The freely available tool WebMatrix, which I used on my old pc to develop ASP.NET pages several years ago, came with a built in webserver, code named Cassini, so a developer could test his/her pages on the localhost.
With the .NET 2.0 framework this localhost only webserver's shipped and if you don't have Visual Studio 2005, or the free Visual Web Developer Express Edition tool (which is the follow up of WebMatrix), you can still execute your pages and view the outcome in a browser.
Here's a little guide on how to proceed:
Create a folder on your hard drive. In this example I created c:\MyASPNETPages\ where my testpage will reside. The testpage itself contains this code:
1 <%@ Page Language="C#" %>
3 <script runat="server">
5 protected void Page_Load(object sender, EventArgs e)
7 Label1.Text = DateTime.Now.ToShortDateString();
13 <head runat="server">
14 <title>Test Page</title>
17 <form id="form1" runat="server">
19 <asp:Label ID="Label1" runat="server" Text="Label"></asp:Label>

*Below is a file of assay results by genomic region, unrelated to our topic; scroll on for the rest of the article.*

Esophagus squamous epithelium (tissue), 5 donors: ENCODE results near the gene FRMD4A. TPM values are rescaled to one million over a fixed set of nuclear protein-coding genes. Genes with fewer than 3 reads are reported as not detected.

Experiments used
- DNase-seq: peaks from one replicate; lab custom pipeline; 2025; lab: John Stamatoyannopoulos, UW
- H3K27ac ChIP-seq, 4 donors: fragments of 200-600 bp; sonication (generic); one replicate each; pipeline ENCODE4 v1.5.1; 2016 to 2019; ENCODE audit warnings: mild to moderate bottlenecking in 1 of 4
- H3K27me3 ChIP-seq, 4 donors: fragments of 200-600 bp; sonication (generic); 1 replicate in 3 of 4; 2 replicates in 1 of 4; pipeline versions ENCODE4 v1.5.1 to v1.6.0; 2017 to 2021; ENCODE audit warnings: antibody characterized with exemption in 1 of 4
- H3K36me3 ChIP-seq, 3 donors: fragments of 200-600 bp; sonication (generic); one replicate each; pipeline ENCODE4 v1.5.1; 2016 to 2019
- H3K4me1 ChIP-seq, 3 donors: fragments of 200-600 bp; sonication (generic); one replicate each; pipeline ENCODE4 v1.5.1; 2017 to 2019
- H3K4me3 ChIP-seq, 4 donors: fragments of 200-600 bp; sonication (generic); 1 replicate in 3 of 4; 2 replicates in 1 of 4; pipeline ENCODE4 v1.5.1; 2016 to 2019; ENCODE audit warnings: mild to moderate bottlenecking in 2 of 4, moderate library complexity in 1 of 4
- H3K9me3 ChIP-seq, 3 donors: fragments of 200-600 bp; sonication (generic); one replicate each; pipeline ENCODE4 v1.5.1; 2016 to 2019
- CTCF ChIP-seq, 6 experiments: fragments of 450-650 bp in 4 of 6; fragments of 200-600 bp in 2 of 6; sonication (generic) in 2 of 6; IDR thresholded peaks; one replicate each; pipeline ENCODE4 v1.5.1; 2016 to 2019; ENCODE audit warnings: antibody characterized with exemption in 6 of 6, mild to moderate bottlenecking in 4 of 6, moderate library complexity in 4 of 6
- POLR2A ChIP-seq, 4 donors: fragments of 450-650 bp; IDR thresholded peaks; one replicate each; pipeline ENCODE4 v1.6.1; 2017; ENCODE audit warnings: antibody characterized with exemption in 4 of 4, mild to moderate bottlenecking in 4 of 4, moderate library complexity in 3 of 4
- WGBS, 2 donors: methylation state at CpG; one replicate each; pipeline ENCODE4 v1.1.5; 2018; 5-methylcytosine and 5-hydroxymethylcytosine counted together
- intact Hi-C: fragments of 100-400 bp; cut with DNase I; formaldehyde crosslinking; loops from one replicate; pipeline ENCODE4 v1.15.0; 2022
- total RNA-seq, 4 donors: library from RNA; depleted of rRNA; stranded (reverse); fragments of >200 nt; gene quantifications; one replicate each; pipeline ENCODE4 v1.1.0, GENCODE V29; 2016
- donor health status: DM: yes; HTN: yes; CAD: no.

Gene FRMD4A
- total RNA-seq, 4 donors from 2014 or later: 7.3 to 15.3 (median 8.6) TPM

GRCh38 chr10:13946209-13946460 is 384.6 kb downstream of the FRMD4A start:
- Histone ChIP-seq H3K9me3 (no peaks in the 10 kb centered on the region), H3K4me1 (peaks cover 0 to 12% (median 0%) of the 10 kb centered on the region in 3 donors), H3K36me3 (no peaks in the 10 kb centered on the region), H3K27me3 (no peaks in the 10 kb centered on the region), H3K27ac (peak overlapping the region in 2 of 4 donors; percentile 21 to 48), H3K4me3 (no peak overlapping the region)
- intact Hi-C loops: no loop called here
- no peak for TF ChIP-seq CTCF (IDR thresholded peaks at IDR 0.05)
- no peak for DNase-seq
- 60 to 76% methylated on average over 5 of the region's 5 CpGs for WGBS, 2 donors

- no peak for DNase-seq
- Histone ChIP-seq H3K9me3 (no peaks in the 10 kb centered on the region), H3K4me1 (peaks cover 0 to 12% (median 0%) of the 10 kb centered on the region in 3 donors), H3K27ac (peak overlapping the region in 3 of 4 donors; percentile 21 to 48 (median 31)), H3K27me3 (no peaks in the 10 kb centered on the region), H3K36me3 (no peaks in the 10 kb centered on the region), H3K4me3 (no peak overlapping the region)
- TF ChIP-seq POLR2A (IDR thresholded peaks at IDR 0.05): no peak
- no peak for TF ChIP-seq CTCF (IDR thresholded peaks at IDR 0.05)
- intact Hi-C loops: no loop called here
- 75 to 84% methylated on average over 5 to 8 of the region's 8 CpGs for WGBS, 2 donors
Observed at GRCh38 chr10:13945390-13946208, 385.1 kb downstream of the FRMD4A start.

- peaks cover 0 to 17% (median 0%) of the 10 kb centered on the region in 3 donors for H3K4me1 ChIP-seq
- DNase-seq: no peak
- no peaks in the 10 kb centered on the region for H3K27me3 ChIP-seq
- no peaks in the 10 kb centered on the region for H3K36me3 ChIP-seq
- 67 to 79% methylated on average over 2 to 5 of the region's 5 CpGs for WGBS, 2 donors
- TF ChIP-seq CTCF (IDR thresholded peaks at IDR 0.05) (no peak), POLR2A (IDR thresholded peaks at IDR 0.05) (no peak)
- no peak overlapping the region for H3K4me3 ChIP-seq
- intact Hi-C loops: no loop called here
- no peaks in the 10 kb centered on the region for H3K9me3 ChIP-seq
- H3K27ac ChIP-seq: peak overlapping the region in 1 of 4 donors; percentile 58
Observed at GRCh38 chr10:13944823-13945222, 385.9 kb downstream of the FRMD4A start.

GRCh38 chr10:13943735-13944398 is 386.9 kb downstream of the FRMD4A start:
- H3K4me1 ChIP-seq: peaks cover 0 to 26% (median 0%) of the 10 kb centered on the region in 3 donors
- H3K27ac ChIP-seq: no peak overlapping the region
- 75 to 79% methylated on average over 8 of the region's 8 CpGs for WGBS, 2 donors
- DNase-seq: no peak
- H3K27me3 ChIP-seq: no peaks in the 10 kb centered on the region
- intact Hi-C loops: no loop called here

Now start up a DOS box (Start | Run, type in cmd followed by enter). Navigate to the folder C:\WINDOWS\Microsoft.NET\Framework\v2.0.50727
If you don't know how to do this you can type in the following in the opened DOS box:
After that you can type in the text in bold:
C:\WINDOWS\Microsoft.NET\Framework\v2.0.50727>webdev.webserver /port:8088 /path:
Ok what does this mean?
webdev.webserver is the executable itself with the following arguments: port, path and vpath. Port and vpath are optional parameters. After typing the previous lines in bold in and pressing enter a webserver starts up (Figure 1):
Figure 1: Started up webserver
From Figure 1 we can also see what our url will look like (http://localhost:8088/Test).
This demonstrates the purpose of the port and vpath arguments. Port is the port number on which the server will listen. The default is 80 but if you have IIS running, like me, it's better to use another number or they will conflict.
After starting the webserver I can easily navigate to my webpage by typing in the url in the address bar of my browser: http://localhost:8088/Test/
As you would've expected I get to see the current date displayed in my page.
If I ommit the vpath argument it would default to "/", meaning that I can navigate to my pages by just typing in this in the address bar: http://localhost:8088/test.aspx